Deutsche Bank plans restructuring to dodge US regulations
Germany's biggest bank, Deutsche Bank, plans to restructure its US operations to sidestep new regulations that could have forced it to raise billions in new capital, a report said Wednesday.
The Wall Street Journal reported that the bank wanted to operate with a thinner capital cushion than the new rules envisioned.
When contacted by the news agency AFP, Deutsche Bank declined to comment.
Deutsche Bank executives feared the bank would have to put up as much as $20 billion in new capital to offset losses in its US unit that have left it undercapitalised, the newspaper said, citing an internal company document.
The bank worried such a move would have hit its own capital levels. The restructuring would see its Taunus Corp holding, with some $373 billion in assets, become a simple subsidiary of its parent company while maintaining the same activities, sources told the newspaper.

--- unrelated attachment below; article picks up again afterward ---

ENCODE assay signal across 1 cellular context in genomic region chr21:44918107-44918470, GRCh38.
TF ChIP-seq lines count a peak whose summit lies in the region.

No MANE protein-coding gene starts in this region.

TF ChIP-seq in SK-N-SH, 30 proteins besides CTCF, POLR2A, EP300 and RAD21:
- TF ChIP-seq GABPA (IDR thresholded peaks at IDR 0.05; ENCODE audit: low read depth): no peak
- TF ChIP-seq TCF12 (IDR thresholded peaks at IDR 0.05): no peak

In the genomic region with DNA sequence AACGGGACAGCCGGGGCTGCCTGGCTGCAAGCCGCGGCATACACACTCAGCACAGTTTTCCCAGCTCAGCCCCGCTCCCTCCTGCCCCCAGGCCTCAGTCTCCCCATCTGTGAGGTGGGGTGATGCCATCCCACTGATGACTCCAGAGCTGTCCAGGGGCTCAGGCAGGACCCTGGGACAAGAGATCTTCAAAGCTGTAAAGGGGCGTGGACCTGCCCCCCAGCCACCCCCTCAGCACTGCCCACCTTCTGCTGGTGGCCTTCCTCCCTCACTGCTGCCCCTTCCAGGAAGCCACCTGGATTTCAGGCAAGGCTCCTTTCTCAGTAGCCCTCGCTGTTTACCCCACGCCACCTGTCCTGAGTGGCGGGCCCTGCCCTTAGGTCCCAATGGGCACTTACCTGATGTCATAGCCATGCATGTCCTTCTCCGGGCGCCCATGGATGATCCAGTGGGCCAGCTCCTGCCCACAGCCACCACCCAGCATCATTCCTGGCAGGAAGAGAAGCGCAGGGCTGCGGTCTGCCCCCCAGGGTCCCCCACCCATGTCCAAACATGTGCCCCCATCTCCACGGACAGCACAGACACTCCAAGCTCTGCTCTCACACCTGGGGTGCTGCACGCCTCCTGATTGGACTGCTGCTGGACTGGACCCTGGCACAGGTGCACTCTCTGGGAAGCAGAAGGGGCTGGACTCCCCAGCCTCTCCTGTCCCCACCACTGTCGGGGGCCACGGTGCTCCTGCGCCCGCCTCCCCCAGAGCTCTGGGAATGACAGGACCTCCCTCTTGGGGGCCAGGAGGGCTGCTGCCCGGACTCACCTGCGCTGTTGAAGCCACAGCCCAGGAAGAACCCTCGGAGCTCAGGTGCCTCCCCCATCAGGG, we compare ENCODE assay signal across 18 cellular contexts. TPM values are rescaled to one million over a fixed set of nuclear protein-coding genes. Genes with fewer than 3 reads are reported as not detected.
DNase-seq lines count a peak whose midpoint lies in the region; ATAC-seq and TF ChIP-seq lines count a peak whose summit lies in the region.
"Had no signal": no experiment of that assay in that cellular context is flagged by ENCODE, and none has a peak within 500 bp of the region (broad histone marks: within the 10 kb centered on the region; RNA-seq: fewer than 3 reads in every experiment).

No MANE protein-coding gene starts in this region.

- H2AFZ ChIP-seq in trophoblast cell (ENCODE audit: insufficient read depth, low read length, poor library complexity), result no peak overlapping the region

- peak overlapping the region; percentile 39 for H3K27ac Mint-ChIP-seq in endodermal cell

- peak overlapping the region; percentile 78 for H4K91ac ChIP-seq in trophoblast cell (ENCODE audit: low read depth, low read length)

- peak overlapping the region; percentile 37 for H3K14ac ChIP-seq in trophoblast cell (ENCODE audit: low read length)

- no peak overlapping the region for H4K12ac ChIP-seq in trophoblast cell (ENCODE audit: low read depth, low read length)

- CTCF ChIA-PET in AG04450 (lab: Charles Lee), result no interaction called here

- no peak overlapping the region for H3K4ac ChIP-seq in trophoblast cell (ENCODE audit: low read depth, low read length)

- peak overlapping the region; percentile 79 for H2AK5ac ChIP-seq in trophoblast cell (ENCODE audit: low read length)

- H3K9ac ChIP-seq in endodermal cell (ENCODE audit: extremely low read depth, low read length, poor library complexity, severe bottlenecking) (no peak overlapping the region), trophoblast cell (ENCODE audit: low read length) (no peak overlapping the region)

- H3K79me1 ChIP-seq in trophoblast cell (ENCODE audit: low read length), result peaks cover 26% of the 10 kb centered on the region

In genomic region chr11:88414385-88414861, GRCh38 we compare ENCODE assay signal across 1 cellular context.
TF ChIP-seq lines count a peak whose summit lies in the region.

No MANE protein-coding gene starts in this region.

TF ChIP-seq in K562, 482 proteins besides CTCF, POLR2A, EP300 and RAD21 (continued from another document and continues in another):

Deutsche Bank is the second major European bank to engineer such a move after Britain's Barclays changed the status of its US bank holding company to erase a capital shortfall possibly in excess of $12 billion, the paper said.
For the past decade, the Federal Reserve has not required the US arms of foreign banks to meet the same capital requirements as US banks, so long as their foreign parent companies are financially healthy.
But the Dodd-Frank Act, which became law in 2010 in response to the global financial crisis, closed that loophole, effective in 2015, the Wall Street Journal said.